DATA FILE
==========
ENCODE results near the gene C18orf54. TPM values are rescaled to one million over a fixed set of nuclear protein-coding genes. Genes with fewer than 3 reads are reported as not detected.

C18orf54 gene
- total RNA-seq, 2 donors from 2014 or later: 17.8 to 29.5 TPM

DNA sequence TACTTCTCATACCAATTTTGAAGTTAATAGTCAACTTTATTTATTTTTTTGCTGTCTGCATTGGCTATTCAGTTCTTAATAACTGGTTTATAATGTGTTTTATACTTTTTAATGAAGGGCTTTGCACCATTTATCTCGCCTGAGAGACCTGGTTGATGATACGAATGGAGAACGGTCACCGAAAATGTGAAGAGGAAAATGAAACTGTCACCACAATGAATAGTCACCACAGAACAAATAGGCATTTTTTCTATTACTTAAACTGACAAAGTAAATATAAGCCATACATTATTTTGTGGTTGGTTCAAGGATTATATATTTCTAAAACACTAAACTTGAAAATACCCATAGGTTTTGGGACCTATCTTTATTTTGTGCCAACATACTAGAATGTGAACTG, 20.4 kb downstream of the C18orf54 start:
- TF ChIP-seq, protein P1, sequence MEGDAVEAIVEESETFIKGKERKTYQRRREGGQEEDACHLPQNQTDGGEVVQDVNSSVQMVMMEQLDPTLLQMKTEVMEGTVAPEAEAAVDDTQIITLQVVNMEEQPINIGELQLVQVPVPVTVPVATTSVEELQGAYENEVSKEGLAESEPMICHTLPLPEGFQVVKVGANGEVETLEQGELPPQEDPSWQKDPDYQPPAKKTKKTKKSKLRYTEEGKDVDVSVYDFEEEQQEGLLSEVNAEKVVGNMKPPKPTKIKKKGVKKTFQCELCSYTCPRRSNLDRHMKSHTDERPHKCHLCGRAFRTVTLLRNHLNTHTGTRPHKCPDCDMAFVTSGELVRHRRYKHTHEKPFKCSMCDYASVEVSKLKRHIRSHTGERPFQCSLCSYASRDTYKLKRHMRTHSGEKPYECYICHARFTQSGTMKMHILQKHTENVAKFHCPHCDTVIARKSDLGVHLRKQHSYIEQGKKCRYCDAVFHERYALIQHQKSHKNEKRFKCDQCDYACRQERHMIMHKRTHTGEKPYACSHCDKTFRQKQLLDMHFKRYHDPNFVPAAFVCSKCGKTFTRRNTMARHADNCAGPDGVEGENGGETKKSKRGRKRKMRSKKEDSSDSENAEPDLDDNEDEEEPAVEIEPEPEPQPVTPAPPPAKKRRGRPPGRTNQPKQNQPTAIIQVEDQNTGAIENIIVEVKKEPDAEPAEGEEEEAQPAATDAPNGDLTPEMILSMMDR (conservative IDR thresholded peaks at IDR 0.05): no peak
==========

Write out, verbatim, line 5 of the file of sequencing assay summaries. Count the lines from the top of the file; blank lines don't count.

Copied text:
- TF ChIP-seq, protein P1, sequence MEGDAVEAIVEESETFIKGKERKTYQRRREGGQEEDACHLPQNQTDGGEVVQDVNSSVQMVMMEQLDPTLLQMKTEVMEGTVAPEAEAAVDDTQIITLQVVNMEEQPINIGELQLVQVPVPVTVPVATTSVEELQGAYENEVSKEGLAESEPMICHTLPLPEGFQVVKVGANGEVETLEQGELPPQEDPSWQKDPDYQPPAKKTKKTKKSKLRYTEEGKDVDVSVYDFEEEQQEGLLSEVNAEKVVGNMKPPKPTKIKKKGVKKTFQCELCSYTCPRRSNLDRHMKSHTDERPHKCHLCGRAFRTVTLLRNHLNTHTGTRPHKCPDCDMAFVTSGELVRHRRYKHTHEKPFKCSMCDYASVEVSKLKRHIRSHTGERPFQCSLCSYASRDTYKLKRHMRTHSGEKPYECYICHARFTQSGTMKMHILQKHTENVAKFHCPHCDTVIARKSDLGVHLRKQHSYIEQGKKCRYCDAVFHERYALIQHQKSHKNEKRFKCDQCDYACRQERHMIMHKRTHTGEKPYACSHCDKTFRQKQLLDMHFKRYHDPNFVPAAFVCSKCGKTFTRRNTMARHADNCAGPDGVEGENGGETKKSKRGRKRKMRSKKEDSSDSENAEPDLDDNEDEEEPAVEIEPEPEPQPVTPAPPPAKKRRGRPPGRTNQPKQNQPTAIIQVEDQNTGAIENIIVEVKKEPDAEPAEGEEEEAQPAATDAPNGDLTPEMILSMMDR (conservative IDR thresholded peaks at IDR 0.05): no peak